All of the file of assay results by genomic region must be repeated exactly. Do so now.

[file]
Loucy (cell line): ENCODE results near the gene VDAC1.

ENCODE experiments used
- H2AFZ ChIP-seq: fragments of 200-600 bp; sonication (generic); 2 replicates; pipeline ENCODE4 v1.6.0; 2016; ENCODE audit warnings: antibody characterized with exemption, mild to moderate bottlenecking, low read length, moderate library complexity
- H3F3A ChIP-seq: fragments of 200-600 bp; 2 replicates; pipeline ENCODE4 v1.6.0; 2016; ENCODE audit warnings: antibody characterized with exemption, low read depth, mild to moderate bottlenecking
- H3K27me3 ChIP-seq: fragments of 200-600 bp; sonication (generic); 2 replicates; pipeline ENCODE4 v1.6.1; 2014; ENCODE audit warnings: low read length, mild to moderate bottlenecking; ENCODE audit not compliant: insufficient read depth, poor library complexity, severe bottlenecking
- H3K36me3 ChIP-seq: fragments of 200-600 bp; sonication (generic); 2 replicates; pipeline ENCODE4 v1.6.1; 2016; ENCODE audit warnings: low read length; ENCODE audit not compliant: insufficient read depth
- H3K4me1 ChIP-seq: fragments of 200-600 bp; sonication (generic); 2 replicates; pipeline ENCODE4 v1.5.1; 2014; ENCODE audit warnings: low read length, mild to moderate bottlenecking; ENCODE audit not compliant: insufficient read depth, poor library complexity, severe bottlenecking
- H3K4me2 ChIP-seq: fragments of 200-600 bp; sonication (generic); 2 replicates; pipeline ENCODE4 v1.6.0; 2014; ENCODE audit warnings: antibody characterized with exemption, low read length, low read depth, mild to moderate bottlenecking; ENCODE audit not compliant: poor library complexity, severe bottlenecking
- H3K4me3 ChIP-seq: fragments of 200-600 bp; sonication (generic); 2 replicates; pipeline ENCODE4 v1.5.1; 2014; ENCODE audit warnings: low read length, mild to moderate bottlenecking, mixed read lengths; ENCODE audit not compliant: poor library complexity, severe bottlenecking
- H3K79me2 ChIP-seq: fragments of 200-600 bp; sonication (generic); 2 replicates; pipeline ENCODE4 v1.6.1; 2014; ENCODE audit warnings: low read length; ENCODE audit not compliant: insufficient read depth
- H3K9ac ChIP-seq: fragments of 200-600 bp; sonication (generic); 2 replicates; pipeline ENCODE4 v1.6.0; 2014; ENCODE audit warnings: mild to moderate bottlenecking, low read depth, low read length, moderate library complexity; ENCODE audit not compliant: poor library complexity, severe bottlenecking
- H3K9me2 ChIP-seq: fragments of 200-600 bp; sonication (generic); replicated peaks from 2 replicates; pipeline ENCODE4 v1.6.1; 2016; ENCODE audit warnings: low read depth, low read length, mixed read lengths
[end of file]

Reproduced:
Loucy (cell line): ENCODE results near the gene VDAC1.

ENCODE experiments used
- H2AFZ ChIP-seq: fragments of 200-600 bp; sonication (generic); 2 replicates; pipeline ENCODE4 v1.6.0; 2016; ENCODE audit warnings: antibody characterized with exemption, mild to moderate bottlenecking, low read length, moderate library complexity
- H3F3A ChIP-seq: fragments of 200-600 bp; 2 replicates; pipeline ENCODE4 v1.6.0; 2016; ENCODE audit warnings: antibody characterized with exemption, low read depth, mild to moderate bottlenecking
- H3K27me3 ChIP-seq: fragments of 200-600 bp; sonication (generic); 2 replicates; pipeline ENCODE4 v1.6.1; 2014; ENCODE audit warnings: low read length, mild to moderate bottlenecking; ENCODE audit not compliant: insufficient read depth, poor library complexity, severe bottlenecking
- H3K36me3 ChIP-seq: fragments of 200-600 bp; sonication (generic); 2 replicates; pipeline ENCODE4 v1.6.1; 2016; ENCODE audit warnings: low read length; ENCODE audit not compliant: insufficient read depth
- H3K4me1 ChIP-seq: fragments of 200-600 bp; sonication (generic); 2 replicates; pipeline ENCODE4 v1.5.1; 2014; ENCODE audit warnings: low read length, mild to moderate bottlenecking; ENCODE audit not compliant: insufficient read depth, poor library complexity, severe bottlenecking
- H3K4me2 ChIP-seq: fragments of 200-600 bp; sonication (generic); 2 replicates; pipeline ENCODE4 v1.6.0; 2014; ENCODE audit warnings: antibody characterized with exemption, low read length, low read depth, mild to moderate bottlenecking; ENCODE audit not compliant: poor library complexity, severe bottlenecking
- H3K4me3 ChIP-seq: fragments of 200-600 bp; sonication (generic); 2 replicates; pipeline ENCODE4 v1.5.1; 2014; ENCODE audit warnings: low read length, mild to moderate bottlenecking, mixed read lengths; ENCODE audit not compliant: poor library complexity, severe bottlenecking
- H3K79me2 ChIP-seq: fragments of 200-600 bp; sonication (generic); 2 replicates; pipeline ENCODE4 v1.6.1; 2014; ENCODE audit warnings: low read length; ENCODE audit not compliant: insufficient read depth
- H3K9ac ChIP-seq: fragments of 200-600 bp; sonication (generic); 2 replicates; pipeline ENCODE4 v1.6.0; 2014; ENCODE audit warnings: mild to moderate bottlenecking, low read depth, low read length, moderate library complexity; ENCODE audit not compliant: poor library complexity, severe bottlenecking
- H3K9me2 ChIP-seq: fragments of 200-600 bp; sonication (generic); replicated peaks from 2 replicates; pipeline ENCODE4 v1.6.1; 2016; ENCODE audit warnings: low read depth, low read length, mixed read lengths